Jeff Jacoby ends his June 29 op-ed column “Cochran’s voting-rights victory” by asserting that black citizens’ right to vote “is no longer endangered anywhere in America.” What America is he talking about?
Not North Carolina, where the Legislature targeted African-Americans by repealing same-day registration and cutting back on early voting, both of which African-Americans disproportionately used to register and vote. Not Alabama, where the Legislature passed a strict photo ID law, even though 11 counties with sizable black populations lack a driver’s license office that is open more than one or two days per week.
Not Texas, where Galveston recently redrew its local redistricting lines to make it harder for people of color to elect candidates of choice to office. Not Wisconsin, where a court found that the restrictive photo ID law that the state is trying to implement discriminates against voters of color. Not Mississippi, either, whose record of recent voting rights infractions formed some of the strongest evidence for renewal of Section 5 of the Voting Rights Act.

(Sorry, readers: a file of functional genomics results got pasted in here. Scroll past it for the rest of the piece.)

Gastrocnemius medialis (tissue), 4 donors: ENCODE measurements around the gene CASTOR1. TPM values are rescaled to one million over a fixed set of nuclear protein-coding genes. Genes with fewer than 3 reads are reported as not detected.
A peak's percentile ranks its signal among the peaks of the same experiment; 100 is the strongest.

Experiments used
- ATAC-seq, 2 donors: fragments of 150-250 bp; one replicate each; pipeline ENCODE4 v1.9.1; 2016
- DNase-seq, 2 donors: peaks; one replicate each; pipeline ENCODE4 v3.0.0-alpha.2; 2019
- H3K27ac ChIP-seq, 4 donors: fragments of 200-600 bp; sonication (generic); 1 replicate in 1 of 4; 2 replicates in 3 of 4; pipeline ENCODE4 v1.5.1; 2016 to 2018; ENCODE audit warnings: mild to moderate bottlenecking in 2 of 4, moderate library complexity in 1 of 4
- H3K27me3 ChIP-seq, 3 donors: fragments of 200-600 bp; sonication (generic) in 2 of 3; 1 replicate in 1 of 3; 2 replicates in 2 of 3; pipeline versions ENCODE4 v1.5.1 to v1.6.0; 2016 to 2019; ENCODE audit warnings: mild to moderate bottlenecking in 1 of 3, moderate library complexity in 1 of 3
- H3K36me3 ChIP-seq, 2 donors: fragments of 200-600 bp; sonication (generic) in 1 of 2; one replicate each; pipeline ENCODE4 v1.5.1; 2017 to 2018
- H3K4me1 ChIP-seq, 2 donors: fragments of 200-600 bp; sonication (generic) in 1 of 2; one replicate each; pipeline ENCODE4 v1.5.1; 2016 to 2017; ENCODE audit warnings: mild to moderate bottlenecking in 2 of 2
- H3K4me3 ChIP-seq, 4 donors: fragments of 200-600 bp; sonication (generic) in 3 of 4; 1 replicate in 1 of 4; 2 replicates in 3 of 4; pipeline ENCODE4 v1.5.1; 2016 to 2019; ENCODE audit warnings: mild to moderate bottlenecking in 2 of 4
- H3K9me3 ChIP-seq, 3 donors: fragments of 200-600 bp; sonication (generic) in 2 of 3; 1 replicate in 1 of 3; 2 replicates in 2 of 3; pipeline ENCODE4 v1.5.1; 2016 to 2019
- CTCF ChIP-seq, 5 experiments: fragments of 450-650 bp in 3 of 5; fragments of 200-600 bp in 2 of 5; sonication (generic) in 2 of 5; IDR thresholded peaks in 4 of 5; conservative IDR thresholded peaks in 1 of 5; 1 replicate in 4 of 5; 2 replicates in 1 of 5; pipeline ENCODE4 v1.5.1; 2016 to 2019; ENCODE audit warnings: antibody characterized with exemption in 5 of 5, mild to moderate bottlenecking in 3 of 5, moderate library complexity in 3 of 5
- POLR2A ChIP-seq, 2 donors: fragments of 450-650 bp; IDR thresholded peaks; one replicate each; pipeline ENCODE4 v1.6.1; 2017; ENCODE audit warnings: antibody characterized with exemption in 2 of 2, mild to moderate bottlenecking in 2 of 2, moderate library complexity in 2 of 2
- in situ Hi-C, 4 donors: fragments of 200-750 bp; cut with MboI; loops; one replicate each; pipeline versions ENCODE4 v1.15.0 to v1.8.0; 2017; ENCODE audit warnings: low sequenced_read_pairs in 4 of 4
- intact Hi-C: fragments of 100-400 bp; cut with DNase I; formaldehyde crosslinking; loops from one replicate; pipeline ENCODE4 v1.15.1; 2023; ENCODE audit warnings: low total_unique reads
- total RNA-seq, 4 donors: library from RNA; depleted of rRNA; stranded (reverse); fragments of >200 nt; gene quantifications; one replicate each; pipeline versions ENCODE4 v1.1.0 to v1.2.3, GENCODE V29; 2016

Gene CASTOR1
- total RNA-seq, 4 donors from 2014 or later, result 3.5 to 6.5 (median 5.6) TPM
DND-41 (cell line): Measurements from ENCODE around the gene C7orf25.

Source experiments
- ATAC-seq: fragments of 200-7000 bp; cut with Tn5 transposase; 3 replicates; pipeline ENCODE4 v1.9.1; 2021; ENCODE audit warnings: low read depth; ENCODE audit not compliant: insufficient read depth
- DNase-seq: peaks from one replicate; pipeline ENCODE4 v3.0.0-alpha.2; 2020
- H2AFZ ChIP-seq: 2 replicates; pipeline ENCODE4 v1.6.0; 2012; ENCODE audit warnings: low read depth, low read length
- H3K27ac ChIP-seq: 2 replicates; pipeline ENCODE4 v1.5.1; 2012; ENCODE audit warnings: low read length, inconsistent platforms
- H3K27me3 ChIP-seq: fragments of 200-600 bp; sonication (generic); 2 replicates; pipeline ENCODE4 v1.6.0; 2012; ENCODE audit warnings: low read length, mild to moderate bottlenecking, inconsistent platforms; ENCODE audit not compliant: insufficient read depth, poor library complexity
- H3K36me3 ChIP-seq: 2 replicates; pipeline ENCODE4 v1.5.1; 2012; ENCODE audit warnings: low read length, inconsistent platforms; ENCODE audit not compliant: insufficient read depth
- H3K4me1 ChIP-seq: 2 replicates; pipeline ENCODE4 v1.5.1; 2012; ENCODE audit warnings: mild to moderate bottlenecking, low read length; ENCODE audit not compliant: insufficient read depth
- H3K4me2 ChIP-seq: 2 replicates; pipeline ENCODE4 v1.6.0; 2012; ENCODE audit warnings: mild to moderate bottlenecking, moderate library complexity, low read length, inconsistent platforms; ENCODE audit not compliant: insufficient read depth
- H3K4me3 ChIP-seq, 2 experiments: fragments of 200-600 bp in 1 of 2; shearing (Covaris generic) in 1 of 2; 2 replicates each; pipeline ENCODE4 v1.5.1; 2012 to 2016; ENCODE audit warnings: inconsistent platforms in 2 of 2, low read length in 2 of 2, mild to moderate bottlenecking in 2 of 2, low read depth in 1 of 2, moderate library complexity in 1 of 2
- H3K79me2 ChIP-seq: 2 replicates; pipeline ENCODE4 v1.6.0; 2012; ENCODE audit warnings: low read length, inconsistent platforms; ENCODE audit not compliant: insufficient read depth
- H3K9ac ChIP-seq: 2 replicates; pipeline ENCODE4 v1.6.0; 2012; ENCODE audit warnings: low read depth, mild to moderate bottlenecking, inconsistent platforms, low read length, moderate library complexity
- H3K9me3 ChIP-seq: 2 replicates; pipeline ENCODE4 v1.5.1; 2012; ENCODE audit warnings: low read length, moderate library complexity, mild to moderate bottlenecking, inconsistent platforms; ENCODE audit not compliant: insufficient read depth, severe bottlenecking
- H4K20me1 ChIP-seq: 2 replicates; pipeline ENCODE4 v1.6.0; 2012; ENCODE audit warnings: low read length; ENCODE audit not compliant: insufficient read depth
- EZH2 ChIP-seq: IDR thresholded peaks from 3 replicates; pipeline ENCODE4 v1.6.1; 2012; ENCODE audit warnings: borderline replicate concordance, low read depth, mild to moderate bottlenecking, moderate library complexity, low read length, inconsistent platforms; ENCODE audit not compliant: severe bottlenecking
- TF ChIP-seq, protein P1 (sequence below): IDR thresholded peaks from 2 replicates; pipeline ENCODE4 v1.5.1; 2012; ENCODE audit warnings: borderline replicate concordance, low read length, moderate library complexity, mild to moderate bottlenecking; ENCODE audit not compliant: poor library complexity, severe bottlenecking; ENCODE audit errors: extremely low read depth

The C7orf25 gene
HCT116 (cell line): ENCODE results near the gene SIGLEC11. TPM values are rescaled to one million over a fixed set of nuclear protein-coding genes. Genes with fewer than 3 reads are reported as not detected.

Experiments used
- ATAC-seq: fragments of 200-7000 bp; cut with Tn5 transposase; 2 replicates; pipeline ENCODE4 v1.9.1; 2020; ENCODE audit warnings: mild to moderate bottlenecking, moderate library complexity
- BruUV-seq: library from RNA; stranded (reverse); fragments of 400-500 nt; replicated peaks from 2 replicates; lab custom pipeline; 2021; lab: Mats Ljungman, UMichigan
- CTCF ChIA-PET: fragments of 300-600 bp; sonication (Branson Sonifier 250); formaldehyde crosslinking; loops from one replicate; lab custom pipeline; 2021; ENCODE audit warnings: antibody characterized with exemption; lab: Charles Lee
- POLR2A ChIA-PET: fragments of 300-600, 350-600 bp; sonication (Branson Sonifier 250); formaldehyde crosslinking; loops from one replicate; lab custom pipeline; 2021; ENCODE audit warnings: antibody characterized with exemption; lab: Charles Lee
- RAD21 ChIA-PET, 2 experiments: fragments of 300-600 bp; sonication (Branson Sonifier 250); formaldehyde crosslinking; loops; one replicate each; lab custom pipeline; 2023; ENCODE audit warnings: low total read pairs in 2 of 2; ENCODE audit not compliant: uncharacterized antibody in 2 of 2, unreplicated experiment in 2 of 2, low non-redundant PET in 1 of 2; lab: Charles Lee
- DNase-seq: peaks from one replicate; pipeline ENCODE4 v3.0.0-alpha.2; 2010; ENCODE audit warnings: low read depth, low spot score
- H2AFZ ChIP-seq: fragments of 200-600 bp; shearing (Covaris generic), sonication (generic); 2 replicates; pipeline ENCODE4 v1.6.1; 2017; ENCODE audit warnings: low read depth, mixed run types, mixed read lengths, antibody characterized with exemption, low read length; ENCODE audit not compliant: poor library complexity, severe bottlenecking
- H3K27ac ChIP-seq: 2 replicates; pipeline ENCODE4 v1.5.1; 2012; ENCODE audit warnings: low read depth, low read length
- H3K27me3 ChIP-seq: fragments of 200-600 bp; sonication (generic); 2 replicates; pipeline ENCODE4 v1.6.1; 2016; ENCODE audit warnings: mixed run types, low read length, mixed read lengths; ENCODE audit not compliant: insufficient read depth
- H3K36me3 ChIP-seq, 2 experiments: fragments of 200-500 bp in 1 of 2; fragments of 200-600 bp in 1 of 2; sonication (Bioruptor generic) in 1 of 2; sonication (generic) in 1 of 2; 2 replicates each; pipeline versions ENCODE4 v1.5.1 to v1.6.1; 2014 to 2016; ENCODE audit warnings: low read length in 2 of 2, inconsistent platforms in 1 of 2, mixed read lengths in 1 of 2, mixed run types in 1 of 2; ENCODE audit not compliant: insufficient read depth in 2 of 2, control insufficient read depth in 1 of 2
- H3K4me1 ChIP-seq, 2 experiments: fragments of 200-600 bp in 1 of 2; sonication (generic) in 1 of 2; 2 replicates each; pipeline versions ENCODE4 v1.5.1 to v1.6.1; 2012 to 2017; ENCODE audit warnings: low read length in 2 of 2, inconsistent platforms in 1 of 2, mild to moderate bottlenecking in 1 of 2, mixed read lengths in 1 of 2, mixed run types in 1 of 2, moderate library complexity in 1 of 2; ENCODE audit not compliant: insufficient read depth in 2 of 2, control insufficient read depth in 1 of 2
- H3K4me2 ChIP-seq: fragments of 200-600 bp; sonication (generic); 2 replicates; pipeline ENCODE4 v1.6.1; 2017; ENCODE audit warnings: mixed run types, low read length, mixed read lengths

In fact, a study found that states with recent increases in African-American turnout were the most likely to have passed restrictive voting laws. African-Americans’ right to vote is indeed being threatened in many parts of America, precisely because certain interests don’t want them to exercise it. That’s one important reason that Congress needs to restore the Voting Rights Act.
The writer is vice president for legal strategies at the public policy organization Demos.